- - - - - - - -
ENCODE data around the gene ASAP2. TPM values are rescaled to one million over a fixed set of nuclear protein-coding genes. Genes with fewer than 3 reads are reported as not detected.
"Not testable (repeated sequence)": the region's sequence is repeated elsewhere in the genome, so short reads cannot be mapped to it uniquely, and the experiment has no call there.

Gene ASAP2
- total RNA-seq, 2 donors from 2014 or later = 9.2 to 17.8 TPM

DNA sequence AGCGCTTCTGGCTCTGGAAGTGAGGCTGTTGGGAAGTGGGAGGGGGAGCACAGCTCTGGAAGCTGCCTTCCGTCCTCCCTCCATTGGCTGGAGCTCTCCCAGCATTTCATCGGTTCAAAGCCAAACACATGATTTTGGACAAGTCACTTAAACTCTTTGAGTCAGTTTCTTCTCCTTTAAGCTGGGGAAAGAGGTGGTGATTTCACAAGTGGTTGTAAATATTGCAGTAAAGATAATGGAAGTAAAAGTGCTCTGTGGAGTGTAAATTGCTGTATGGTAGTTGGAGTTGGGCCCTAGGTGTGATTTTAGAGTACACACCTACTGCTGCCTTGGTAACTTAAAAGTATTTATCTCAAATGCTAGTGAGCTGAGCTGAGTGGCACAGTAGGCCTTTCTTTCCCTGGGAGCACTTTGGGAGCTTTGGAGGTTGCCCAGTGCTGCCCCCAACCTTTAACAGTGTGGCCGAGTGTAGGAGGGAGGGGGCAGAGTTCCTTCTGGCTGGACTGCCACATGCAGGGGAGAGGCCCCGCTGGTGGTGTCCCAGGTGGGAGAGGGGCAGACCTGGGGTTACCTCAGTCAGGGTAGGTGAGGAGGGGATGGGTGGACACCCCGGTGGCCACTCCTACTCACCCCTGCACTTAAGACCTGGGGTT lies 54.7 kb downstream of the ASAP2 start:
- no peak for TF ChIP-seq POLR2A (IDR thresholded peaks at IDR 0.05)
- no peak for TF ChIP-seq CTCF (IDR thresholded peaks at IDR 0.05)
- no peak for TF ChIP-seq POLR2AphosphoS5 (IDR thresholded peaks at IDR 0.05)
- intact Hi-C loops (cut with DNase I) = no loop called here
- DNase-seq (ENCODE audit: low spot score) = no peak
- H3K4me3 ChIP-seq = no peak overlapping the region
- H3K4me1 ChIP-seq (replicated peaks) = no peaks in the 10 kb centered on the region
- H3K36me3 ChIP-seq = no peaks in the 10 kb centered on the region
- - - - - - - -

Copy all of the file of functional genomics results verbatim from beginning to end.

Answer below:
ENCODE data around the gene ASAP2. TPM values are rescaled to one million over a fixed set of nuclear protein-coding genes. Genes with fewer than 3 reads are reported as not detected.
"Not testable (repeated sequence)": the region's sequence is repeated elsewhere in the genome, so short reads cannot be mapped to it uniquely, and the experiment has no call there.

Gene ASAP2
- total RNA-seq, 2 donors from 2014 or later = 9.2 to 17.8 TPM

DNA sequence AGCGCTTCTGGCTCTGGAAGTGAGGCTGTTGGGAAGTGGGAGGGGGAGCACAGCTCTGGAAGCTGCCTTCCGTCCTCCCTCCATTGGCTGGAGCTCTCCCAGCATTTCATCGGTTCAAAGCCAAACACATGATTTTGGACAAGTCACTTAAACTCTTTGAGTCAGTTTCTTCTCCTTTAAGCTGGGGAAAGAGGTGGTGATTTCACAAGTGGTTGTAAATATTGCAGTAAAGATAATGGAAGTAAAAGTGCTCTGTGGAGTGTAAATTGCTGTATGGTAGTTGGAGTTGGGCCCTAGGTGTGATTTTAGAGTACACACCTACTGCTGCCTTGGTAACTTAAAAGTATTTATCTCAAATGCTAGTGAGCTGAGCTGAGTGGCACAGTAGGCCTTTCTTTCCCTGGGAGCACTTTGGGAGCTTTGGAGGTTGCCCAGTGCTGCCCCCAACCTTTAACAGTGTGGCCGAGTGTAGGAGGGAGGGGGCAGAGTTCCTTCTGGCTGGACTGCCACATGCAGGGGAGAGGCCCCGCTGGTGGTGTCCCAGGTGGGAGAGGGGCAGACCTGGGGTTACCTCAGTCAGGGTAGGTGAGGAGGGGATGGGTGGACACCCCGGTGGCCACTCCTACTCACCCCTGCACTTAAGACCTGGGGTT lies 54.7 kb downstream of the ASAP2 start:
- no peak for TF ChIP-seq POLR2A (IDR thresholded peaks at IDR 0.05)
- no peak for TF ChIP-seq CTCF (IDR thresholded peaks at IDR 0.05)
- no peak for TF ChIP-seq POLR2AphosphoS5 (IDR thresholded peaks at IDR 0.05)
- intact Hi-C loops (cut with DNase I) = no loop called here
- DNase-seq (ENCODE audit: low spot score) = no peak
- H3K4me3 ChIP-seq = no peak overlapping the region
- H3K4me1 ChIP-seq (replicated peaks) = no peaks in the 10 kb centered on the region
- H3K36me3 ChIP-seq = no peaks in the 10 kb centered on the region